RR: I haven't been collecting for very long myself. In the past I mainly bought editions of Panamarenko, Jan van Munster, Luc Tuymans, among others. As a young collector with a limited budget, an edition gives you the opportunity to buy something from an artist you admire. That is why we usually ask the artists who exhibit with us to make an edition. In the meantime, the collecting bug has taken hold of me, and works have been added by, among others, John van Oers, Stefan Annerel, Charlie de Voet, Henk Delabie, Martha Scheeren, Max Dreezen and DD Trans. My last purchase was a work by Ed Templeton and I recently received two more fantastic works by Vincent de Roder & Yvan Derwéduwé, for the birth of my daughter Roos.
JR: Since studying architecture, I was in the middle of various art movements, where I bought my first works of art. There is of course work in the collection by every artist represented by us. There are also works by Carl Andre, Christo, Johannes Kahrs, Otis Jones, Eva Schlegel, Mark Manders, Paulo Monteiro, Jaromir Novotny.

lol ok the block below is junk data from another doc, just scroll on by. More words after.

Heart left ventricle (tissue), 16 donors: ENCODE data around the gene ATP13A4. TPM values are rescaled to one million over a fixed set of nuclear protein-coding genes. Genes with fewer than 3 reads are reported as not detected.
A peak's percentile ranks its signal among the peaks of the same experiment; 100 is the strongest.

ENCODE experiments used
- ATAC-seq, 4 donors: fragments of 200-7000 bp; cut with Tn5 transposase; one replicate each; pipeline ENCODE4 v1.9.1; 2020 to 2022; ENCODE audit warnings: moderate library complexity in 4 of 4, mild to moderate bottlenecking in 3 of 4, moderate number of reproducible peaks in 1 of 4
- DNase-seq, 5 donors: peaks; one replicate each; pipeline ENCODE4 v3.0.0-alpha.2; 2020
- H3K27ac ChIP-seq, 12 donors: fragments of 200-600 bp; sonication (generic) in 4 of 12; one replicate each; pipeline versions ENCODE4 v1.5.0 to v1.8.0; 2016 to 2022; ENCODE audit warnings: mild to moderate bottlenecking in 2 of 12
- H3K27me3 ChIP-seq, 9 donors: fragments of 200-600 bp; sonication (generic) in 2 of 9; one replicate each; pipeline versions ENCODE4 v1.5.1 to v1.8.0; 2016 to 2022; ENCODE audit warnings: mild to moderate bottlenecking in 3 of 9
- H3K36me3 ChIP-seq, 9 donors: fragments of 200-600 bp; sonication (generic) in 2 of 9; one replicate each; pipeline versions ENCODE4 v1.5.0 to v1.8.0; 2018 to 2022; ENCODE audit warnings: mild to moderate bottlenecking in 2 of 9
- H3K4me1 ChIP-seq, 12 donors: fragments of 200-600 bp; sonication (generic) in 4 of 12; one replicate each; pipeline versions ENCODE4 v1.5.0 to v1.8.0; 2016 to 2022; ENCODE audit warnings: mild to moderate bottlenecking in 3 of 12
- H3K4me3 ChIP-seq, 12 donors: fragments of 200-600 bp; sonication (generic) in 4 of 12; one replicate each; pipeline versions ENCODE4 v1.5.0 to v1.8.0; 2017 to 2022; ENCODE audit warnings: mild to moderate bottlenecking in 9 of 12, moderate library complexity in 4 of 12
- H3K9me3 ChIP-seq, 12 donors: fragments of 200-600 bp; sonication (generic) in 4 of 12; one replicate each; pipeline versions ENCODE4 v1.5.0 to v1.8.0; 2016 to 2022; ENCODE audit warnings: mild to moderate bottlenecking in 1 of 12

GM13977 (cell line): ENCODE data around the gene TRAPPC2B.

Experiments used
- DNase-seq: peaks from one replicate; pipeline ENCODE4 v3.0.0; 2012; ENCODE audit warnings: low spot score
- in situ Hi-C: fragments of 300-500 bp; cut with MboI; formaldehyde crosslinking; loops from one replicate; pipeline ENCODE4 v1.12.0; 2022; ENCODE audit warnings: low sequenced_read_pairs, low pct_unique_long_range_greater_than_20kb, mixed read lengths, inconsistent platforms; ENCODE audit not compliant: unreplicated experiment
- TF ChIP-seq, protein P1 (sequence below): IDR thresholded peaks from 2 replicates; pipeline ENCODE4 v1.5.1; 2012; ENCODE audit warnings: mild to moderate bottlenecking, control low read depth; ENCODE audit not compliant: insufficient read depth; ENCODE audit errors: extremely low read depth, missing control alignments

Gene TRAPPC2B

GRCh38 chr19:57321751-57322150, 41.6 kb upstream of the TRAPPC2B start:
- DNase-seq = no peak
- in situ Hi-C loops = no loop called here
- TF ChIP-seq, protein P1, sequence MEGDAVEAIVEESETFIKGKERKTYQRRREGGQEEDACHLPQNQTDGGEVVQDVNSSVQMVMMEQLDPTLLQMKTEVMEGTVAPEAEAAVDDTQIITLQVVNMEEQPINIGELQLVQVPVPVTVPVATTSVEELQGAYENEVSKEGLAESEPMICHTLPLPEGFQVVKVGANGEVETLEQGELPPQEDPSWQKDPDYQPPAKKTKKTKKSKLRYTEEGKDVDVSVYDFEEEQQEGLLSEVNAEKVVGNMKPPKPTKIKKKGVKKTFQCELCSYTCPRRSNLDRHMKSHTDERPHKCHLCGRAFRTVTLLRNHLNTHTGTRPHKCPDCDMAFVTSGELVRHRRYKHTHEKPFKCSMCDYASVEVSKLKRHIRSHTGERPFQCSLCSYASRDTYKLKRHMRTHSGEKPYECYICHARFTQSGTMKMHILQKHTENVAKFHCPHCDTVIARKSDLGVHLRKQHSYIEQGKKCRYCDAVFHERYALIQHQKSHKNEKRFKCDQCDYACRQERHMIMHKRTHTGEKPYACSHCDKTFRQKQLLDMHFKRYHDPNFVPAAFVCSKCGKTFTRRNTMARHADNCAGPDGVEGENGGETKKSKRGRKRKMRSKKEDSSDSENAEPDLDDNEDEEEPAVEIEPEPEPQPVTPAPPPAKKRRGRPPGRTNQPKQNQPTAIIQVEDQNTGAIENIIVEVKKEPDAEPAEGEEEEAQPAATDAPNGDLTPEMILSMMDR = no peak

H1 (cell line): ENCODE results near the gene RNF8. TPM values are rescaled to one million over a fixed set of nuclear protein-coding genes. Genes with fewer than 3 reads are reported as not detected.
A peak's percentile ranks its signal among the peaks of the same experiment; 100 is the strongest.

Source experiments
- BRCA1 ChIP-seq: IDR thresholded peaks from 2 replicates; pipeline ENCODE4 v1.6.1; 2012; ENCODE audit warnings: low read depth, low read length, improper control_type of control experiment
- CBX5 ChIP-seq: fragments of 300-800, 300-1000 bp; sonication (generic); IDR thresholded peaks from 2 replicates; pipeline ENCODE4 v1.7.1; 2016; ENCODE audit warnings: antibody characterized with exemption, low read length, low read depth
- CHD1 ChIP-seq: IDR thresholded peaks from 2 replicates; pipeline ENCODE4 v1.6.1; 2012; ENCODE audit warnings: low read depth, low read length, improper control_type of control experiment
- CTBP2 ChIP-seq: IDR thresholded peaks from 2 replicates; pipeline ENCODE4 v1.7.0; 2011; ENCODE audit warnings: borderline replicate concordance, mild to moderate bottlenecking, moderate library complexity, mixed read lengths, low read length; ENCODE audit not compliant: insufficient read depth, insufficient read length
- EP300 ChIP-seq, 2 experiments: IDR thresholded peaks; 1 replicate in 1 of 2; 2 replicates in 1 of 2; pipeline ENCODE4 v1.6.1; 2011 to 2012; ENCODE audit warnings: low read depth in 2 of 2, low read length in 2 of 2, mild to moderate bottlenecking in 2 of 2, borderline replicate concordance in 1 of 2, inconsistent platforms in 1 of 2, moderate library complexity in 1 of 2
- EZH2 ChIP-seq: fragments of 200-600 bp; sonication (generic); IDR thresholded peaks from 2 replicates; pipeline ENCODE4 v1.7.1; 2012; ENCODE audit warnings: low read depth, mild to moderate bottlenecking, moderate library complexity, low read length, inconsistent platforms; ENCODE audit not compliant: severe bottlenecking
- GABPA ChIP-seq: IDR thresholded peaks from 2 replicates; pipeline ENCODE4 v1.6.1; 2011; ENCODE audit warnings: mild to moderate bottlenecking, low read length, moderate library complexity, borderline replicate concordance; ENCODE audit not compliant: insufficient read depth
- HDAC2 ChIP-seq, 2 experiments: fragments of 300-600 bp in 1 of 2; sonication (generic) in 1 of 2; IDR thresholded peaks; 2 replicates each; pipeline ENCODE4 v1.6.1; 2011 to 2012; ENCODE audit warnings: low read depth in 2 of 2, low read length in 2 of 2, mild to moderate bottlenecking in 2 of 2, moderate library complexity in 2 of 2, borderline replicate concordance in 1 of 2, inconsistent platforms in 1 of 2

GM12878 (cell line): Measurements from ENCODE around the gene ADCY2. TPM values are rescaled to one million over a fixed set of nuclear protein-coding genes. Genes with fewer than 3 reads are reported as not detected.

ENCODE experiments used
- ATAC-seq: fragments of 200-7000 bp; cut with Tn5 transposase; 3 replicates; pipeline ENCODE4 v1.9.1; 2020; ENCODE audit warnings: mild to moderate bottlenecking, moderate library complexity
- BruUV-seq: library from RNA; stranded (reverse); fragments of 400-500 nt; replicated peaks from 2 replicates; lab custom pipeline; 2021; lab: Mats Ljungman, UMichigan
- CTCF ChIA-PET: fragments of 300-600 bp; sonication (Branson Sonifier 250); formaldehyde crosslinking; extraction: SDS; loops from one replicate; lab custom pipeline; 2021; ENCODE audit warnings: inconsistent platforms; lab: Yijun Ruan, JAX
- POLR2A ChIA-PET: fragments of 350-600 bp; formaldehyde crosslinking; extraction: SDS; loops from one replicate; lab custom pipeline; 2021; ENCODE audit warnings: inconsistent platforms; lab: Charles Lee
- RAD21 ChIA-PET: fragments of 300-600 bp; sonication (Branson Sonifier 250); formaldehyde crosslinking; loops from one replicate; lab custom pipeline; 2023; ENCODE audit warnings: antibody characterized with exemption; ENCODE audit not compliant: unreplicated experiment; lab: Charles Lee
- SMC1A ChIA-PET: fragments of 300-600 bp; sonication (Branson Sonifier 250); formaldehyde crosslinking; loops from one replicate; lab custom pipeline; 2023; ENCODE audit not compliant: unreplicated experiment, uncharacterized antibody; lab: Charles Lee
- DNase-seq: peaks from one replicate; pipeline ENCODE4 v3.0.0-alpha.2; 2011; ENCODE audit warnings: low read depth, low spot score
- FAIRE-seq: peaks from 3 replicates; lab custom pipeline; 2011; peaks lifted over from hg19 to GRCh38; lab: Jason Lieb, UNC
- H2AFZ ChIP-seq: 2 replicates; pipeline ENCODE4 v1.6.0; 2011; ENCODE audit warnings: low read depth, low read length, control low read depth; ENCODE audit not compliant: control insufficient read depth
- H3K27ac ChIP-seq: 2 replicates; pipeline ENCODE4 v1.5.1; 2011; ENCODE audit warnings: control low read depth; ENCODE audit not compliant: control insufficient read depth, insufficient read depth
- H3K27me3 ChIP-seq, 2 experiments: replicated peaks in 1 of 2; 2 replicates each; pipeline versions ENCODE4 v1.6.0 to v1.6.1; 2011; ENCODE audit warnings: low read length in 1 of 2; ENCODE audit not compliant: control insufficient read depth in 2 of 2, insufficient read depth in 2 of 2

By domestic artists Guy Mees, Willy De Sauter, Catharina Van Eetvelde, Kris Martin, D.D. Trans, Nicolodi Renato, Dan Van Severen, Ronny Delrue, Jean-Marie Bytebier, Sofie Muller, Matthieu Ronsse, Mario De Brabandere.
Has the pandemic changed the way you see the artworld?
RR: It hasn't influenced my thinking about the art world, despite the fact that it has been a difficult period. What I did notice is that the pandemic has had a different effect on each of the artists. Some thought it was fantastic to be able to create in peace, while others needed the daily stimuli.
JR: Overall, it has been a very productive period for artists. There were no exhibitions or fairs. Artists told us there was a great need to communicate about the work and to promote it again. Fortunately, there is still the virtual art experience, it is important and will survive all times